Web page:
- Each Member State concerned with the application must ensure that these overarching timelines in the regulation are met while complying with review of the specified aspects that each Member State shall assess for its own territory. The aspects that are specified as subject to review by each Member State in accordance with the legal requirements of its own territory are the following:
- compliance with the requirements as set out in the proposed regulation for Informed Consent, arrangements for rewarding or compensating investigators and subjects, and arrangements for recruitment of subjects;
- compliance with applicable local requirements regarding collection, storage, and future use of biological samples of the subject;
- compliance with Directive 95/46/EC of the European Union (or the proposed data protection regulation if enacted by the time the clinical trial regulation is enacted), which sets forth requirements regarding the protection of individuals with regard to the processing of human data and on the free movement of such data;
- compliance with Article 46 in the regulation, “Suitability of individuals involved in conducting the clinical trial”;
- compliance with Article 47 in the regulation, “Suitability of trial sites”;
- compliance with Article 72 in the regulation, “Damage compensation,” referring to compensation for any damage suffered by a subject resulting from participation in a clinical trial conducted in the territory of a Member State.
Decision on the clinical trial. Notification to the sponsor shall occur through the EU Portal in a single decision that incorporates whether the trial is authorized, authorized subject to conditions, or authorization is refused in each of the concerned Member States. The regulation provides explicit and limited grounds whereby an individual Member State may refuse authorization as well as an appeals process.
Highlights of the Proposed Rules for Protection of Human Subjects
The proposed rules for the protection of human subjects and provision of informed consent are designed to be consistent with the Clinical Trial Directive. The proposed rules strengthen existing human subject protections by the inclusion of specific and clarified requirements of conducting clinical trials on vulnerable populations, including incapacitated subjects, minors, and pregnant and breastfeeding women. The proposed regulation also specifies the requirements for conducting clinical trials in emergency situations. A simplified method for obtaining informed consent is proposed for those trials that meet the criteria for a “low-intervention clinical trial.”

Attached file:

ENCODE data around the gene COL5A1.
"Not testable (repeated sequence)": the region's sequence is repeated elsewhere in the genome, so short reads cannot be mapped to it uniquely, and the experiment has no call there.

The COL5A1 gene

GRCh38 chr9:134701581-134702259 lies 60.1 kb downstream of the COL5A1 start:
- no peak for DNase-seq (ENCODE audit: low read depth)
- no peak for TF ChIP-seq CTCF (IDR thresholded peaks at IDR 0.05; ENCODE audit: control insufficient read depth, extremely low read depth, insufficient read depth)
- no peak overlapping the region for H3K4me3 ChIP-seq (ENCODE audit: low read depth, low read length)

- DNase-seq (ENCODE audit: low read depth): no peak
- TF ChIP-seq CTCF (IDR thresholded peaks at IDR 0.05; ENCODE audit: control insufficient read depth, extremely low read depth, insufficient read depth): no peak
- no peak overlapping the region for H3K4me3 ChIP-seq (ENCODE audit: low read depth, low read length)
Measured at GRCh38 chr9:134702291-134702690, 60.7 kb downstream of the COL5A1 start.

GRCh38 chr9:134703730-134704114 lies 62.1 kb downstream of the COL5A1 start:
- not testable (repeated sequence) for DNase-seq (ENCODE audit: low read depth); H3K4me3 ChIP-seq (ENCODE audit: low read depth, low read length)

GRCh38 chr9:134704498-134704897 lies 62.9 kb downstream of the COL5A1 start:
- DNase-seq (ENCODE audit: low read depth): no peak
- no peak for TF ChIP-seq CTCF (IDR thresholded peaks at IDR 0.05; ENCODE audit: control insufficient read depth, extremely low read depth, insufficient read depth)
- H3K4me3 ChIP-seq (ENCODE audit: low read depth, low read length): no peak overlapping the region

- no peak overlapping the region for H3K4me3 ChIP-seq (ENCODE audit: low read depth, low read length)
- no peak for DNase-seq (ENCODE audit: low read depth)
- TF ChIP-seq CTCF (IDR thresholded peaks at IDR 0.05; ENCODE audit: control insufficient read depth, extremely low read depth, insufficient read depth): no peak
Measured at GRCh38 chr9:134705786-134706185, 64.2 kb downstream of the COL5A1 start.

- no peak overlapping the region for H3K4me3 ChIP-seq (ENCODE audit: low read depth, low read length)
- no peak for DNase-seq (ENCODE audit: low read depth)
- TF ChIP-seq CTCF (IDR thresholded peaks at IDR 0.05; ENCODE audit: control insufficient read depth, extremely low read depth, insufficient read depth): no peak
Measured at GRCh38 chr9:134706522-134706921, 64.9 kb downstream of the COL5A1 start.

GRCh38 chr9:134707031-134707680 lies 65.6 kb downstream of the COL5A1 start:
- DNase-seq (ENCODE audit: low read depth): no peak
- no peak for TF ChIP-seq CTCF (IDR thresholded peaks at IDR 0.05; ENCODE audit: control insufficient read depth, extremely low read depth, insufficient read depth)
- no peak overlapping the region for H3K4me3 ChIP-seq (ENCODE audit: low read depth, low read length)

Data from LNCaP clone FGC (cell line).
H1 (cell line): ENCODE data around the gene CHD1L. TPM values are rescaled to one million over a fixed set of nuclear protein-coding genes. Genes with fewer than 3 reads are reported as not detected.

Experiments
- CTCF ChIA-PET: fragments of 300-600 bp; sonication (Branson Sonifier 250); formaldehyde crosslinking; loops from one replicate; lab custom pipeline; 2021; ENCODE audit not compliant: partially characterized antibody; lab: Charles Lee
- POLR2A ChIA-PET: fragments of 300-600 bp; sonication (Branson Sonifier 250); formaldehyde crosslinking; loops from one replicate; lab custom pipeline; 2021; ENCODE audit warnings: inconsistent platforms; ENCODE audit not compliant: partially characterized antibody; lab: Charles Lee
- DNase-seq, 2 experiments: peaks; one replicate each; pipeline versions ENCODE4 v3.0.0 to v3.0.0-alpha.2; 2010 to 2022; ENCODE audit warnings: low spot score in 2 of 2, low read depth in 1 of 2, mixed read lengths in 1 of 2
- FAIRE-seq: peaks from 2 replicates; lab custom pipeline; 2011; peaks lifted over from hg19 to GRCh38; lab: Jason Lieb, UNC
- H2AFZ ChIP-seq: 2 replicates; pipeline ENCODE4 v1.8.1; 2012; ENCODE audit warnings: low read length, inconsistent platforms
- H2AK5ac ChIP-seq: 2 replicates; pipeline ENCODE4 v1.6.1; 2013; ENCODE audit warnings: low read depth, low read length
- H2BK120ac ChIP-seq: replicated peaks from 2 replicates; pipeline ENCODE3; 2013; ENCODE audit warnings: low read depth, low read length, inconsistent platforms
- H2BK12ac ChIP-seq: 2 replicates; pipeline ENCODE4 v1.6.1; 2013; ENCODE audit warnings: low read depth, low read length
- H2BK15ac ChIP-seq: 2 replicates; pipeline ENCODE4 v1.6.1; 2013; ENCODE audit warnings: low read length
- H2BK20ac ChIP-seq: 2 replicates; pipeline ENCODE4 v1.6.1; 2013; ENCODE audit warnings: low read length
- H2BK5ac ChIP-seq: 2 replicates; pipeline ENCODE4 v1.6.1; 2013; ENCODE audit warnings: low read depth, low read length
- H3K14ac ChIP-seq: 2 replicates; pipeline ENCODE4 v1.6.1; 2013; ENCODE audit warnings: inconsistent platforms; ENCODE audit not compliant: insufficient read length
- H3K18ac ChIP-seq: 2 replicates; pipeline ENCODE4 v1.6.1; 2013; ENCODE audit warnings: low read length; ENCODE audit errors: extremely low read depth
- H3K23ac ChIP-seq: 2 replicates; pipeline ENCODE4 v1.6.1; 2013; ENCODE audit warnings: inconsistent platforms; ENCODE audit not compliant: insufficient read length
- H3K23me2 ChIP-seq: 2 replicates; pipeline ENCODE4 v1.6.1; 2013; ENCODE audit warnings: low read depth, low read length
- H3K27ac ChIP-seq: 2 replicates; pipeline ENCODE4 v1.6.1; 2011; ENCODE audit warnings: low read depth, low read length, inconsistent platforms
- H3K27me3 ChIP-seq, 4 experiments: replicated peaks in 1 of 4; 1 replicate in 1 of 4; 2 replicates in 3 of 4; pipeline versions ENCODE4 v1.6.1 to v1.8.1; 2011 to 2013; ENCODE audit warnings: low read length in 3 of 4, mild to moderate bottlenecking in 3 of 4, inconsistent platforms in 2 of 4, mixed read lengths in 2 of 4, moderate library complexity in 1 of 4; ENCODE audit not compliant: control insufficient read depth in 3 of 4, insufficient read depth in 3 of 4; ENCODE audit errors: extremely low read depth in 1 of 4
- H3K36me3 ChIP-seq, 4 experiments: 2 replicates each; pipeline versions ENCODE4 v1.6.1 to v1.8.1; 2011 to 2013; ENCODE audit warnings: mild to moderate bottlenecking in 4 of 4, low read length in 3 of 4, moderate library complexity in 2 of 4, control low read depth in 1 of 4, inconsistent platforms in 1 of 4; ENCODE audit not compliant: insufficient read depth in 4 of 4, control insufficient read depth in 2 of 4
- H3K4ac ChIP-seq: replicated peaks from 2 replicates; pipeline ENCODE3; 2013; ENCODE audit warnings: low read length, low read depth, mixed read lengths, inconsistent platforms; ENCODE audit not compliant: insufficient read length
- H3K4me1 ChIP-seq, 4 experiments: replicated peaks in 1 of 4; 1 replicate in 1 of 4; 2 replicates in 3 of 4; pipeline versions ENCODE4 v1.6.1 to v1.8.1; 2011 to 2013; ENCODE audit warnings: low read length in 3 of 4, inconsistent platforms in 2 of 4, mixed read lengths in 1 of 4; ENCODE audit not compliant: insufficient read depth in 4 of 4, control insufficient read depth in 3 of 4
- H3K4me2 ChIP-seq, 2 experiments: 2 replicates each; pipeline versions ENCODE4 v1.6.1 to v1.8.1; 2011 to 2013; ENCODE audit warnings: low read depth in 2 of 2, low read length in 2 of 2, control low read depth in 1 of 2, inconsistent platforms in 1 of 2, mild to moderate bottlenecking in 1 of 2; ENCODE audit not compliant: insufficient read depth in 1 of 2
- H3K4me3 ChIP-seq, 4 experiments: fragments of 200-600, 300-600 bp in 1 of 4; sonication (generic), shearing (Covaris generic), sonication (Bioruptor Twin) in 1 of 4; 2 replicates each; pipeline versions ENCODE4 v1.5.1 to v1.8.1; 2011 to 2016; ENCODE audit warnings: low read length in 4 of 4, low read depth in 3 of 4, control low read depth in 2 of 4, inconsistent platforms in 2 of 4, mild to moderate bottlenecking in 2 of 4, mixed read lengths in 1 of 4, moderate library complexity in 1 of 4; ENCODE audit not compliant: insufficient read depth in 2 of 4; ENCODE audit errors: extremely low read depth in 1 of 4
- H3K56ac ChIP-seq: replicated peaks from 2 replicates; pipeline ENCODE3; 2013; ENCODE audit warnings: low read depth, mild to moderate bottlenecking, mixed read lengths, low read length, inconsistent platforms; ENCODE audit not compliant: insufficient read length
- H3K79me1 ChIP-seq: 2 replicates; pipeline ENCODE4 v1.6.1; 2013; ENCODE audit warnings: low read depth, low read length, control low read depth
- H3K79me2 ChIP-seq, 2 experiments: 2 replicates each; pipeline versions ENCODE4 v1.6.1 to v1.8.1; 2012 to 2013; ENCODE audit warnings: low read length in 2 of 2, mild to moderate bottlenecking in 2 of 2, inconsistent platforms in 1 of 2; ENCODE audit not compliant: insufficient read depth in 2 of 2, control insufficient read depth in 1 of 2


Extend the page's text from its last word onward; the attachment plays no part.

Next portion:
Future uses of a subject’s clinical trial data. Notable new aspects in the proposed regulation are those that intersect with Directive 95/46/EC, which is the EU directive issued on October 25, 1995 on the protection of individuals with regard to the processing of human data and on the free movement of such data. The proposed regulation sets forth that “without prejudice to Directive 95/46/EC”:
- the sponsor may ask the subject at the time when he or she consents to participate in the clinical trial “to consent to use his or her data outside the protocol of the trial exclusively for scientific purposes. That consent may be withdrawn at any time by the subject.”;
- the withdrawal of consent by the subject “shall not affect the activities carried out and the use of data obtained based on consent before its withdrawal.”
Notably, these components of the proposed regulation step explicitly allow for greater uses of clinical trial data than are currently in place through United States law and regulations. As examples, FDA regulations in 21 C.F.R. Part 50, which define the required and discretionary elements of informed consent, do not specify whether or how the subject is permitted to be asked to consent to future uses of the data outside the protocol for scientific purposes. The FDA regulations also do not specify that withdrawal of consent will not affect the use of data obtained based on consent before its withdrawal.
New Requirements for Public Transparency of Clinical Trial Results
The proposed regulation requires the establishment of a single publicly accessible and searchable database for the results of EU clinical trials of medicinal products, which is to be expeditiously developed and hosted by the EMA. The proposed regulation sets forth new requirements that irrespective of the outcome of the clinical trial, within one year from the end of a clinical trial in all Member States concerned, the sponsor shall submit to the publicly accessible EU database a summary of the results of the clinical trial that is accompanied by a summary of results written in a manner understandable to lay persons. The only exception is (a) where, for scientific reasons detailed in the protocol, it is not possible to submit the results within one year and (b) the protocol specifies when the results are going to be submitted. The proposed regulation sets forth that the subject shall be informed that the summary of the results of the trial and a summary presented in terms understandable to a lay person will be made available, as a consequence of this regulation, in the EU database “irrespective of the trial outcome.” Additional major transparency provisions include: